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This silver chain element of this necklace has been fabricated from a type of work known as kamardani. It is composed entirely of almost-pure silver and as such is noticeably heavy for its size.
The style of chain is loop-in-loop with a hooked closure. The finished chain is drawn through a drawplate to make it smooth, and then with age and wear, the surface becomes even smoother and supple, a process that is aided by the softness and purity of the silver.
The effect of the flexible, loop-in-loop chain is that its movement imitates that of a snake, which has associations in Hinduism with fertility and creation.
Belts or necklaces of similar silver wire work are illustrated in Untracht (1997, p. 242 ) and Leurquin (2004, p. 143).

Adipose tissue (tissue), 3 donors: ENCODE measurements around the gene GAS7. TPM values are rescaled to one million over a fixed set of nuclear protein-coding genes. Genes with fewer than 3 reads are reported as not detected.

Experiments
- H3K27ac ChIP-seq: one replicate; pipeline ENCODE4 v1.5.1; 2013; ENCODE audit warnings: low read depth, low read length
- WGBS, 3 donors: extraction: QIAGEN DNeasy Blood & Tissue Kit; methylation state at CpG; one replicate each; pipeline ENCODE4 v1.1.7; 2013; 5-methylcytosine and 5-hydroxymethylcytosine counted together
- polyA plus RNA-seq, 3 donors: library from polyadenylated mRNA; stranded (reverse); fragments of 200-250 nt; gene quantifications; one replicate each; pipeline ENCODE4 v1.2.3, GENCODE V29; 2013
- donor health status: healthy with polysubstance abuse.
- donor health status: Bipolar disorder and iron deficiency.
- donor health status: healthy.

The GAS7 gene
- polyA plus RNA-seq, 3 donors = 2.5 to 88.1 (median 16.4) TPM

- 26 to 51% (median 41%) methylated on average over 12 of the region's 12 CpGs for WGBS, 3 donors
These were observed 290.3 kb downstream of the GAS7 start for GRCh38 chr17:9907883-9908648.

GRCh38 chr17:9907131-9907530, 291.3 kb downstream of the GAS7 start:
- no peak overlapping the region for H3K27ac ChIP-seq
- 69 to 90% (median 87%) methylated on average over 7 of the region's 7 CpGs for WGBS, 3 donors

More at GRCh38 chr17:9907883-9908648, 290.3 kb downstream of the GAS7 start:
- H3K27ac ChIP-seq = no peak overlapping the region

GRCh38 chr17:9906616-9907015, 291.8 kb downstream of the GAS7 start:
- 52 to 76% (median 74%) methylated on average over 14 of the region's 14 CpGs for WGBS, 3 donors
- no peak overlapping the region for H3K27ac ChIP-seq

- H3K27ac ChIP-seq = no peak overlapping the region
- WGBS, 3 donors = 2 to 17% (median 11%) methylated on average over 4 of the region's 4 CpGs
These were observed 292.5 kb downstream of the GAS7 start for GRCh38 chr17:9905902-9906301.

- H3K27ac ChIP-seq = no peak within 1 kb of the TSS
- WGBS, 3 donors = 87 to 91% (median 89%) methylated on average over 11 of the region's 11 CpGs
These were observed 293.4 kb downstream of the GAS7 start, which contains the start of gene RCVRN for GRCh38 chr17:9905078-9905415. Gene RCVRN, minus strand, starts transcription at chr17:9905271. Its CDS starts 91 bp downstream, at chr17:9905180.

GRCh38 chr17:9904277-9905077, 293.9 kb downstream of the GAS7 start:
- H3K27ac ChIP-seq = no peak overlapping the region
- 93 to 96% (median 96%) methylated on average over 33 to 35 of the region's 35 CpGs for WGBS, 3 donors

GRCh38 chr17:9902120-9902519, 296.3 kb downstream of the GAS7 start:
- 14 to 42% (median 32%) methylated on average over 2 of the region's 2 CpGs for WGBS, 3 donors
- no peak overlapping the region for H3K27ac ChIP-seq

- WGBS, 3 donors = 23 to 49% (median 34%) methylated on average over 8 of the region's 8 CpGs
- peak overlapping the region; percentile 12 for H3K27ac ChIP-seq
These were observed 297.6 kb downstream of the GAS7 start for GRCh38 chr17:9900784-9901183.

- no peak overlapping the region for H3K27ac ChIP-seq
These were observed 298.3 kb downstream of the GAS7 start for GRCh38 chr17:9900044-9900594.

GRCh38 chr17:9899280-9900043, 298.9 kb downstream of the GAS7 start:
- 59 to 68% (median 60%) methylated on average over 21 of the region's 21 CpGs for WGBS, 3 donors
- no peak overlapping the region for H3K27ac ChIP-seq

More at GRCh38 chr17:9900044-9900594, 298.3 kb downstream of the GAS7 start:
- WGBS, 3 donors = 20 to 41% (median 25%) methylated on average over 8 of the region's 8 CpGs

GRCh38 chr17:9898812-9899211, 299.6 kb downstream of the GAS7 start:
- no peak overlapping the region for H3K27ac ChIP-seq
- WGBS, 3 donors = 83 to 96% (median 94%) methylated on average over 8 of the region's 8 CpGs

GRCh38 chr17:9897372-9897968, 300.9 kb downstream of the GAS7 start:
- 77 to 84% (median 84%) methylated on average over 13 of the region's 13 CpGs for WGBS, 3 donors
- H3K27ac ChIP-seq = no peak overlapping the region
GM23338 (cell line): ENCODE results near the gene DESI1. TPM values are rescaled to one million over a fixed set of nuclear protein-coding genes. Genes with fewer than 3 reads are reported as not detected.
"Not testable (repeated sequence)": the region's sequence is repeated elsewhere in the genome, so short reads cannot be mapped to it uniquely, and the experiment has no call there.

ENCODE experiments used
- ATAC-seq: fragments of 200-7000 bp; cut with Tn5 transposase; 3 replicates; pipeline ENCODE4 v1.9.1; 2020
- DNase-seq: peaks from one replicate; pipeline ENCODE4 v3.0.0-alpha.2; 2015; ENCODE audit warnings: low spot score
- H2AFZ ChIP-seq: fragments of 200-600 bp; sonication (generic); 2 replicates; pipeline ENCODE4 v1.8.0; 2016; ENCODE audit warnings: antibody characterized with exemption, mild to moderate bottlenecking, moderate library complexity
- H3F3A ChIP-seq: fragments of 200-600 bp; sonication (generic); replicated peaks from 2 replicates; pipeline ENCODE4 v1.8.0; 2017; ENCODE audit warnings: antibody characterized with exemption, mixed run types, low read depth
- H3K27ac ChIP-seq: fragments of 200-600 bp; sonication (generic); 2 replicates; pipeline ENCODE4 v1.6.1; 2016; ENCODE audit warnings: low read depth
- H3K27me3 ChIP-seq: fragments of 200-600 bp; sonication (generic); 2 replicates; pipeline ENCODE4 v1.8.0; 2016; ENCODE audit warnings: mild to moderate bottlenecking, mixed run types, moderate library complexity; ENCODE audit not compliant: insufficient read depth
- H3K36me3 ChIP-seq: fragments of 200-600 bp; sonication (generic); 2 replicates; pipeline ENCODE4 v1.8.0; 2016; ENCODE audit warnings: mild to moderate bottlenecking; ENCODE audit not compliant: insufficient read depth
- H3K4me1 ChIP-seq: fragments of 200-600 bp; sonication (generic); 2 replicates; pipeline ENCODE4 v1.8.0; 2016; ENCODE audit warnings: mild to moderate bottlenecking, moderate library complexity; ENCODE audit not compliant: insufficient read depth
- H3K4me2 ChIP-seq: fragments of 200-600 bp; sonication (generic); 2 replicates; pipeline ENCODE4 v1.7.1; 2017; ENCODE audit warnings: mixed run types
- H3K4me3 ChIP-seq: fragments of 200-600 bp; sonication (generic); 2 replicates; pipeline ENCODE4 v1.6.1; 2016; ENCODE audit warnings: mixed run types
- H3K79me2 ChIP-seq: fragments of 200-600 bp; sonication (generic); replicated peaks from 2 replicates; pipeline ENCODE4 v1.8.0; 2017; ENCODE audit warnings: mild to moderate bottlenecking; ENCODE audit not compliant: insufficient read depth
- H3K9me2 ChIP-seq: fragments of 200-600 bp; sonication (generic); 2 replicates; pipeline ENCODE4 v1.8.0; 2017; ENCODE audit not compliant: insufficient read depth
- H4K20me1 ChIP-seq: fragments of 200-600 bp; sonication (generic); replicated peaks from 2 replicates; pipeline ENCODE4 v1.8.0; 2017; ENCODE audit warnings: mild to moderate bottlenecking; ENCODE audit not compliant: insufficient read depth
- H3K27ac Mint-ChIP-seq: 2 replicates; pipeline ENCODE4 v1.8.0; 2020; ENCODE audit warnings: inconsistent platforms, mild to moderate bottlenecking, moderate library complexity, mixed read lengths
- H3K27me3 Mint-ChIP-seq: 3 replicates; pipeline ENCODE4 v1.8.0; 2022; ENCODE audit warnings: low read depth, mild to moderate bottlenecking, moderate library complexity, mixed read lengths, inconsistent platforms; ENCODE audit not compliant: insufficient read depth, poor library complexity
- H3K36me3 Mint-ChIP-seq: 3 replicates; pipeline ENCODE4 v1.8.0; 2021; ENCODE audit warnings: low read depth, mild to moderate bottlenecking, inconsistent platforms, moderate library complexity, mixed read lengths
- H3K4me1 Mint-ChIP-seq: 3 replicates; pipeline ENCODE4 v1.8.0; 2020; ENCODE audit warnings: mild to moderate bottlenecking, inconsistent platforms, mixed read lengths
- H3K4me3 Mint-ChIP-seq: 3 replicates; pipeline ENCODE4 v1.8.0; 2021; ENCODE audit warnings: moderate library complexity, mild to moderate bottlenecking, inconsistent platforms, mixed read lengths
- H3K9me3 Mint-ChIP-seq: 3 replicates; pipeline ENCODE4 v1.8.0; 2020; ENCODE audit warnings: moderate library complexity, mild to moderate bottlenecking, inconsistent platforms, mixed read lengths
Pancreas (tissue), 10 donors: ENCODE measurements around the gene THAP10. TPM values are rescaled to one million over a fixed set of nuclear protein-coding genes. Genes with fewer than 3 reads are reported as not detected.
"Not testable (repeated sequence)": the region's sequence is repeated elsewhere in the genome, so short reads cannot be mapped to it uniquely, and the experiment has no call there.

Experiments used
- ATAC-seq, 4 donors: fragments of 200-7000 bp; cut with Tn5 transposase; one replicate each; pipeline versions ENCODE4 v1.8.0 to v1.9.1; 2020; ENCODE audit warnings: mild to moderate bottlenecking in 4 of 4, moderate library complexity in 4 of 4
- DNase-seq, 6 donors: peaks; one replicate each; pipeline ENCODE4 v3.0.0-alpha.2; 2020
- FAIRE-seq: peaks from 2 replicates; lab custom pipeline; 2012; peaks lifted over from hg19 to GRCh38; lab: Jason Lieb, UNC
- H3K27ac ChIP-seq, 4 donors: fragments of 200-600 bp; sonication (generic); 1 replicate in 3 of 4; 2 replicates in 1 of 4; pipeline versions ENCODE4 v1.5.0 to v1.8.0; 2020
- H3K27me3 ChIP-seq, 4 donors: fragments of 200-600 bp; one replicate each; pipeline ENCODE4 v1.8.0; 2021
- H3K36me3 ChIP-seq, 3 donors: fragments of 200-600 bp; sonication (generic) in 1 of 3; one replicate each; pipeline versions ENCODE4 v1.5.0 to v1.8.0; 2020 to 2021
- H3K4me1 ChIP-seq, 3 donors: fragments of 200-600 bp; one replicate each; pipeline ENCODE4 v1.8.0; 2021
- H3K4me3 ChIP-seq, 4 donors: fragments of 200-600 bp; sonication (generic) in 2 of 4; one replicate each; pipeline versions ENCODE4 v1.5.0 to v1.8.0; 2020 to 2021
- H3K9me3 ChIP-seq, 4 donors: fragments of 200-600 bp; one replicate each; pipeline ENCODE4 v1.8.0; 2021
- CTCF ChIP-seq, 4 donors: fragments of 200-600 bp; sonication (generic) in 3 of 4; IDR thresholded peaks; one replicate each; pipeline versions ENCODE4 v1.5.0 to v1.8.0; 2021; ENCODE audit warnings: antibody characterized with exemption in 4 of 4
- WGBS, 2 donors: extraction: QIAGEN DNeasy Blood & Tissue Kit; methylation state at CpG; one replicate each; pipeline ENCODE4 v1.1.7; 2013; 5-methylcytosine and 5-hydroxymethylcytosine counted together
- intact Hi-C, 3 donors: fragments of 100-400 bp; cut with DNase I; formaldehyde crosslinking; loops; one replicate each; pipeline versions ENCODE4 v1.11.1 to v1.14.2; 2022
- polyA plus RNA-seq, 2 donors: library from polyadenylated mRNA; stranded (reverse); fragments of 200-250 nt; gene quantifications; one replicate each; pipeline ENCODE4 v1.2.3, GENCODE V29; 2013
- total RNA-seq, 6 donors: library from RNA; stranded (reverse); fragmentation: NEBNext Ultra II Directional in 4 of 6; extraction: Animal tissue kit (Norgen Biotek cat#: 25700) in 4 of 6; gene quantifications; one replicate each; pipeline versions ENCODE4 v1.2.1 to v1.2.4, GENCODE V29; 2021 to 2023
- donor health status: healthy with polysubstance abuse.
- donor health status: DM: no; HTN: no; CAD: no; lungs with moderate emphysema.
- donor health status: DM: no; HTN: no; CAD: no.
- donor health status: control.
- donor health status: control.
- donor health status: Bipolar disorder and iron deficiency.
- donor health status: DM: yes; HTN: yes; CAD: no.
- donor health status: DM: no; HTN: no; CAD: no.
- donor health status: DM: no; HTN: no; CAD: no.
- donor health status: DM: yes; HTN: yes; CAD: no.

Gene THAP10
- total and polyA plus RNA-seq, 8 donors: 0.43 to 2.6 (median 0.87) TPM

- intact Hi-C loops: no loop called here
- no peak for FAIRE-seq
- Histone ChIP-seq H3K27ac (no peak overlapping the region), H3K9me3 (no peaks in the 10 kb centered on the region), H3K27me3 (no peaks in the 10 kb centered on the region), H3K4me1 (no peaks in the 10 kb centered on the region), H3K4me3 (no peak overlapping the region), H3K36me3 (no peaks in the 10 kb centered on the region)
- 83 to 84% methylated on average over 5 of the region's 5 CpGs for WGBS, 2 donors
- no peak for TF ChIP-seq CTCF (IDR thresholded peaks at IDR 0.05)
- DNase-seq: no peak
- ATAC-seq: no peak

Threaded onto the chain is a wonderful silver pendant loop with a large, bud-like finial. The loop holds a donut or torus-shaped pendant carved from natural rock crystal. This has a rectangular section that fits into the metal loop, or can be moved so that it is at the lowest point of the necklace providing an extra element of decorative appeal. The use of rock crystal in an Indian necklace of this period is unusual. Possibly, the rock crystal torus was intended to represent the cosmic sun (light can shine through it) and the silver loop that supports it, the cosmic moon.
Overall, this is a fine, wearable necklace in excellent condition.
Leurquin, A., A World of Belts: Africa, Asia, Oceania, America from the Ghysels Collection, Skira, 2004.
Rawson, P., Tantra, Arts Council of Great Britain, 1971.
Untracht, O., Traditional Jewelry of India, Thames & Hudson, 1997.